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A windows Api question

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Ok this questions probaly not going to be as simple as it sounds but here it goes. Im writing a MySql Database manager, for retreaving results i want to know how alot of programs have controls that your can scroll down too... hmm how to put it ok heres an example. You got a window with a scroll bar and if you scroll down there is a button and a bunch of other controls im woundering how to set that up -.^ im still not sure if my question is clear but if someone knows what im getting at please let me know what needs to be done. Regards Jouei

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You can create a Window with scroll bars by specifying the WS_VSCROLL|WS_HSCROLL (V for vertical, H for horizontal) styles when creating your Window with CreateWindow or CreateWindowEx. The scroll bar controls will then send WM_HSCROLL and WM_VSCROLL messages to your window when the user interacts with them, which you can process to determine how much the scroll bar has moved. You can also use GetScrollInfo and SetScrollInfo to retrieve or set the scroll bar's position.

As for the other controls, they're all documented here. They're generally created by calling CreateWindow and specifying the control's pre-made window class, and also specifying your window as the parent class. If you're using controls in a dialog, you can simply use Visual Studio's dialog editor to drag controls onto your dialog template. The controls are the automatically created when your create the dialog from the template.

I should warn you...handling controls in straight Win32 can get tedious very quickly. You may want to consider using a C++ library like WTL to make your life easier. A .NET language with Windows Forms will also probably give you less of a headache than anything using native C++.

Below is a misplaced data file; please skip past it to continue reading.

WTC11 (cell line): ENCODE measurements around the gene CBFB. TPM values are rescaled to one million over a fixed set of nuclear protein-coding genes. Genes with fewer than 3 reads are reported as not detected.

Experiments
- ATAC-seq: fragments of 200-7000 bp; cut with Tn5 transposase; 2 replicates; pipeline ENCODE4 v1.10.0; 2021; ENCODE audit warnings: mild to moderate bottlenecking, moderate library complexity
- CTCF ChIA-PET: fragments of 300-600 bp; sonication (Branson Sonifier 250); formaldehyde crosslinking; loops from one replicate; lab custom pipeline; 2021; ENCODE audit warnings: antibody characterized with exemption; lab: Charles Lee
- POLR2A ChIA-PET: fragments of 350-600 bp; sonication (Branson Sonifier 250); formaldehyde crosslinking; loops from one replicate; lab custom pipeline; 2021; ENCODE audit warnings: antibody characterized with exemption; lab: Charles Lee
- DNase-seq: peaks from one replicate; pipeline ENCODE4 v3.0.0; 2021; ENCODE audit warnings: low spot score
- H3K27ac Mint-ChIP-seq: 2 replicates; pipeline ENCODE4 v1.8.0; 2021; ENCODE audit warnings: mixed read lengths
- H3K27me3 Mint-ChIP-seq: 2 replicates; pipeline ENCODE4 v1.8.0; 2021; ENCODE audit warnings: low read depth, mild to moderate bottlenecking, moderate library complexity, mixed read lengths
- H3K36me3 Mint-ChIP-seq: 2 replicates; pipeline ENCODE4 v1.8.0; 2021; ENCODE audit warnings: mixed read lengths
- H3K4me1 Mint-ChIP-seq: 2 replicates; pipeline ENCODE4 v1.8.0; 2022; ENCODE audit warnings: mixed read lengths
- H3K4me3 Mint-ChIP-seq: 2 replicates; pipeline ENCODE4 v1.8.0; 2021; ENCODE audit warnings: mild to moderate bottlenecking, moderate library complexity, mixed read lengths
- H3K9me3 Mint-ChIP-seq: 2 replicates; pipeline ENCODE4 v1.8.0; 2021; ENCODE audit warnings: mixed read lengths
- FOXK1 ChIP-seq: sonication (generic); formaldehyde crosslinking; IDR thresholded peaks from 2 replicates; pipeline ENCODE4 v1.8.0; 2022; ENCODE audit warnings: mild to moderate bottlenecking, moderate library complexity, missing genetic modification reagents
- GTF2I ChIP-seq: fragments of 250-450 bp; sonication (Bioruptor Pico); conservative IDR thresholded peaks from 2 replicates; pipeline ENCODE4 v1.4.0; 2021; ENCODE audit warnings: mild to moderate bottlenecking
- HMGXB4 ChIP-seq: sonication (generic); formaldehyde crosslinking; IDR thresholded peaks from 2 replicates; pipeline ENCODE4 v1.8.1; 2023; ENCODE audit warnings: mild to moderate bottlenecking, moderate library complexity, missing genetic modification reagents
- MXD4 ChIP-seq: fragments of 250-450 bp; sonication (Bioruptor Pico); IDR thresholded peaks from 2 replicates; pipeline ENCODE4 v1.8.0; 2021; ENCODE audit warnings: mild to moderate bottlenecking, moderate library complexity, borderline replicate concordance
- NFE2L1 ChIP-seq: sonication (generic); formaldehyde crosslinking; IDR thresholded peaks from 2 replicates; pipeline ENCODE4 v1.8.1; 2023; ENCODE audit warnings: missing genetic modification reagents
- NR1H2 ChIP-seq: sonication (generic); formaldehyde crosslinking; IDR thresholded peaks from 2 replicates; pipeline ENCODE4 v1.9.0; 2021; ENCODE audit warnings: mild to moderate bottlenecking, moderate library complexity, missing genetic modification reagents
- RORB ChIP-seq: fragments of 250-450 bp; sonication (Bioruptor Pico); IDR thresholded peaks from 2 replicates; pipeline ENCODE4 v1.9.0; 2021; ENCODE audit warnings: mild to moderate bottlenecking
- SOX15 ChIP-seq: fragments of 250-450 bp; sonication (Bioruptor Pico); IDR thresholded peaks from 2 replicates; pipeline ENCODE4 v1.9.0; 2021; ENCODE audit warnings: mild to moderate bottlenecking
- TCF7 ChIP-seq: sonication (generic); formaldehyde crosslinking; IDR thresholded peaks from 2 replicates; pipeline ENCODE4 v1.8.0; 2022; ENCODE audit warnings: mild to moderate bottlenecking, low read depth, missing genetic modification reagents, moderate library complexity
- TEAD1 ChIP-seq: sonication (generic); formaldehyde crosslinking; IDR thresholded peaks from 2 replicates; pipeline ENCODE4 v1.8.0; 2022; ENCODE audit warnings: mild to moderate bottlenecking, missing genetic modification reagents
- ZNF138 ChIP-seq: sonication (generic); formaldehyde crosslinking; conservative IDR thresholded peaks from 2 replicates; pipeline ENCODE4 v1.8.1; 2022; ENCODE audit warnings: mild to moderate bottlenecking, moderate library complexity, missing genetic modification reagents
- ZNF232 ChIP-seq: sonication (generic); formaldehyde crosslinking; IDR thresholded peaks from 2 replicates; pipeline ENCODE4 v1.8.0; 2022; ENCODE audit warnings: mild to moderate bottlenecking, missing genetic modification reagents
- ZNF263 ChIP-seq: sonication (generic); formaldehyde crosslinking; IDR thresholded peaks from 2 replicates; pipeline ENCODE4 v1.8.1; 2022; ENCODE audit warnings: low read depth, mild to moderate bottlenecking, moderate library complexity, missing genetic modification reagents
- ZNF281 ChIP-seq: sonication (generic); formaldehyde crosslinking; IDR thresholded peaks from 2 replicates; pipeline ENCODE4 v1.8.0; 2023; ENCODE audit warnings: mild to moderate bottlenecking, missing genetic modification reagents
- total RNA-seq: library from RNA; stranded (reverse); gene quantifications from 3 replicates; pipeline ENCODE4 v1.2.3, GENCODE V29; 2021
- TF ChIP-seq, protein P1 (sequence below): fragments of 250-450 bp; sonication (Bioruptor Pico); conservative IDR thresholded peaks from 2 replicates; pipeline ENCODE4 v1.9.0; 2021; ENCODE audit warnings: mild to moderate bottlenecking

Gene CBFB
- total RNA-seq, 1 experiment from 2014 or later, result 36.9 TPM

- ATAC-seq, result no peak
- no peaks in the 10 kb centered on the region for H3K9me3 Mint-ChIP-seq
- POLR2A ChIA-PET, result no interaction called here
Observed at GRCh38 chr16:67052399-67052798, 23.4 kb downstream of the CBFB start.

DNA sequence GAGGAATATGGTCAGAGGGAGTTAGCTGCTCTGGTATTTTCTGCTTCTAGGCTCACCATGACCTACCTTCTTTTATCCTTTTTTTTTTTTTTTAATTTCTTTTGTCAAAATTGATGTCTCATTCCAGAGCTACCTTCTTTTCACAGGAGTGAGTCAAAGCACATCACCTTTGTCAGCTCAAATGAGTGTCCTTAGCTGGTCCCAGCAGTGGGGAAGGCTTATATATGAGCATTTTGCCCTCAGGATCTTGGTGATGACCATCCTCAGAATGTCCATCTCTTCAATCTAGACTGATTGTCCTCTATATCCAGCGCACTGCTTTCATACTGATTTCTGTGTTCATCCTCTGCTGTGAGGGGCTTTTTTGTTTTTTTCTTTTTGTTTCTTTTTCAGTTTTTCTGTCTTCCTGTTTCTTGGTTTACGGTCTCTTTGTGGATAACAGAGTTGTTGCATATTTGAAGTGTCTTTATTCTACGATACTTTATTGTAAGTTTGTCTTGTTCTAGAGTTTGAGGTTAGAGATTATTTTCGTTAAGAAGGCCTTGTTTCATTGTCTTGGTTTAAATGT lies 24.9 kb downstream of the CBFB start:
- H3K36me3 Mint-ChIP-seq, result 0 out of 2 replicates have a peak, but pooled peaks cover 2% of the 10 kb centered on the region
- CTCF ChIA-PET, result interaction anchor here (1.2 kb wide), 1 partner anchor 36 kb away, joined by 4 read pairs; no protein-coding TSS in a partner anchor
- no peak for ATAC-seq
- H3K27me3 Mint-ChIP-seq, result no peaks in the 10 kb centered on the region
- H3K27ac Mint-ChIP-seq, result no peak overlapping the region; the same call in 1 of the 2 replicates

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Thanks for your reply its not compltly what i meant unfortunitly.

Basicly i know how to create any control needed its like when your own a web site and controls are offscreen and then you move the scroll bar controls are then on screen the question is does win32 api keep track of where the controls are for you and reacts with the scroll bar accordingly if so how can one set that up and if not does that mean id have to get the scroll bars postion and check it manualy for movment and show and hide controls and move controls based on its movement.

Regards Jouei.

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Quote:
Original post by Jouei
Thanks for your reply its not compltly what i meant unfortunitly.

Basicly i know how to create any control needed its like when your own a web site and controls are offscreen and then you move the scroll bar controls are then on screen the question is does win32 api keep track of where the controls are for you and reacts with the scroll bar accordingly if so how can one set that up and if not does that mean id have to get the scroll bars postion and check it manualy for movment and show and hide controls and move controls based on its movement.

Regards Jouei.